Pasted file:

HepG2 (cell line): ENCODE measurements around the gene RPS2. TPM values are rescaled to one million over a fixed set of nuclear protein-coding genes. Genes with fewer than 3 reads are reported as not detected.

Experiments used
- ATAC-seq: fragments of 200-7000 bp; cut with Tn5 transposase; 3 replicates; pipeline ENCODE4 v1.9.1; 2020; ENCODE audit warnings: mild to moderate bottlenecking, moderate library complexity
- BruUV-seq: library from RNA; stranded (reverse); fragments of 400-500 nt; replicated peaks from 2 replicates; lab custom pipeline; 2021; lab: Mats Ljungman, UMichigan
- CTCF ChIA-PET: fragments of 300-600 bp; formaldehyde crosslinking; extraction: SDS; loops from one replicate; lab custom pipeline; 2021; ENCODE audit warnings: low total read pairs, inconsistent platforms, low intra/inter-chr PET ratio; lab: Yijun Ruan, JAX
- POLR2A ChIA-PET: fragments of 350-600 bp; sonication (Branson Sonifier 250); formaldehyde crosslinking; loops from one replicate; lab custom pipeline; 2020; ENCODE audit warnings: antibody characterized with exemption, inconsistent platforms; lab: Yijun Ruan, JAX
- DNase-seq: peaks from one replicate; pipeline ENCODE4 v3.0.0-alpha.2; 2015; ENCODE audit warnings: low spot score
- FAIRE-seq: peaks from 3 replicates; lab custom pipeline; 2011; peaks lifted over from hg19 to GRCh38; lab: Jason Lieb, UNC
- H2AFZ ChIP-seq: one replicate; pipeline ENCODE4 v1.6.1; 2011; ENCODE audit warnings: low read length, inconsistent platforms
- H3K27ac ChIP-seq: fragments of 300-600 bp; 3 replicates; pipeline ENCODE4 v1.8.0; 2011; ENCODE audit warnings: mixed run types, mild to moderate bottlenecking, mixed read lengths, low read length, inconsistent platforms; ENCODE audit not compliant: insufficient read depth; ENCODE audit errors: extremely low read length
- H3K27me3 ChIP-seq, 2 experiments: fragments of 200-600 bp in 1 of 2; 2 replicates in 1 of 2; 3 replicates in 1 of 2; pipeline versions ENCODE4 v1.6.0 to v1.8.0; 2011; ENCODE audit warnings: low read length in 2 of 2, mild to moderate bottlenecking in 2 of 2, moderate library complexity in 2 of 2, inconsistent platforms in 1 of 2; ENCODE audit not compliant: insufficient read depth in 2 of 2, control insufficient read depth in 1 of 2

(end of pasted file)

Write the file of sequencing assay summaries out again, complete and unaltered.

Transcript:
HepG2 (cell line): ENCODE measurements around the gene RPS2. TPM values are rescaled to one million over a fixed set of nuclear protein-coding genes. Genes with fewer than 3 reads are reported as not detected.

Experiments used
- ATAC-seq: fragments of 200-7000 bp; cut with Tn5 transposase; 3 replicates; pipeline ENCODE4 v1.9.1; 2020; ENCODE audit warnings: mild to moderate bottlenecking, moderate library complexity
- BruUV-seq: library from RNA; stranded (reverse); fragments of 400-500 nt; replicated peaks from 2 replicates; lab custom pipeline; 2021; lab: Mats Ljungman, UMichigan
- CTCF ChIA-PET: fragments of 300-600 bp; formaldehyde crosslinking; extraction: SDS; loops from one replicate; lab custom pipeline; 2021; ENCODE audit warnings: low total read pairs, inconsistent platforms, low intra/inter-chr PET ratio; lab: Yijun Ruan, JAX
- POLR2A ChIA-PET: fragments of 350-600 bp; sonication (Branson Sonifier 250); formaldehyde crosslinking; loops from one replicate; lab custom pipeline; 2020; ENCODE audit warnings: antibody characterized with exemption, inconsistent platforms; lab: Yijun Ruan, JAX
- DNase-seq: peaks from one replicate; pipeline ENCODE4 v3.0.0-alpha.2; 2015; ENCODE audit warnings: low spot score
- FAIRE-seq: peaks from 3 replicates; lab custom pipeline; 2011; peaks lifted over from hg19 to GRCh38; lab: Jason Lieb, UNC
- H2AFZ ChIP-seq: one replicate; pipeline ENCODE4 v1.6.1; 2011; ENCODE audit warnings: low read length, inconsistent platforms
- H3K27ac ChIP-seq: fragments of 300-600 bp; 3 replicates; pipeline ENCODE4 v1.8.0; 2011; ENCODE audit warnings: mixed run types, mild to moderate bottlenecking, mixed read lengths, low read length, inconsistent platforms; ENCODE audit not compliant: insufficient read depth; ENCODE audit errors: extremely low read length
- H3K27me3 ChIP-seq, 2 experiments: fragments of 200-600 bp in 1 of 2; 2 replicates in 1 of 2; 3 replicates in 1 of 2; pipeline versions ENCODE4 v1.6.0 to v1.8.0; 2011; ENCODE audit warnings: low read length in 2 of 2, mild to moderate bottlenecking in 2 of 2, moderate library complexity in 2 of 2, inconsistent platforms in 1 of 2; ENCODE audit not compliant: insufficient read depth in 2 of 2, control insufficient read depth in 1 of 2